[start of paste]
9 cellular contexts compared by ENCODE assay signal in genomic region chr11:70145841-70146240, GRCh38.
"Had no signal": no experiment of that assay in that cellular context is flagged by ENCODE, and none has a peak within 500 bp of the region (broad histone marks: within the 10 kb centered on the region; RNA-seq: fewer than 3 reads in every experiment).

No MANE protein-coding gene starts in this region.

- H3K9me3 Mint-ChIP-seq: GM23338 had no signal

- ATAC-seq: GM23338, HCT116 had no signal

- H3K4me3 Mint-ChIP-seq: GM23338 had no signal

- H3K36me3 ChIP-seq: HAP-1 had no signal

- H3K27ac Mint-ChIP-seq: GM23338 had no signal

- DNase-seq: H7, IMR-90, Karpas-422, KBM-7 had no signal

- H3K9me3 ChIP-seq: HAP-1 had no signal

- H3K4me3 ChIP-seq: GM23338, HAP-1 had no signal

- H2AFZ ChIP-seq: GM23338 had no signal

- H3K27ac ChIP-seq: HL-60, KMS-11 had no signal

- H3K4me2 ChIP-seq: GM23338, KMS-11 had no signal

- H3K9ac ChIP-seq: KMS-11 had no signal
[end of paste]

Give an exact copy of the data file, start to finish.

9 cellular contexts compared by ENCODE assay signal in genomic region chr11:70145841-70146240, GRCh38.
"Had no signal": no experiment of that assay in that cellular context is flagged by ENCODE, and none has a peak within 500 bp of the region (broad histone marks: within the 10 kb centered on the region; RNA-seq: fewer than 3 reads in every experiment).

No MANE protein-coding gene starts in this region.

- H3K9me3 Mint-ChIP-seq: GM23338 had no signal

- ATAC-seq: GM23338, HCT116 had no signal

- H3K4me3 Mint-ChIP-seq: GM23338 had no signal

- H3K36me3 ChIP-seq: HAP-1 had no signal

- H3K27ac Mint-ChIP-seq: GM23338 had no signal

- DNase-seq: H7, IMR-90, Karpas-422, KBM-7 had no signal

- H3K9me3 ChIP-seq: HAP-1 had no signal

- H3K4me3 ChIP-seq: GM23338, HAP-1 had no signal

- H2AFZ ChIP-seq: GM23338 had no signal

- H3K27ac ChIP-seq: HL-60, KMS-11 had no signal

- H3K4me2 ChIP-seq: GM23338, KMS-11 had no signal

- H3K9ac ChIP-seq: KMS-11 had no signal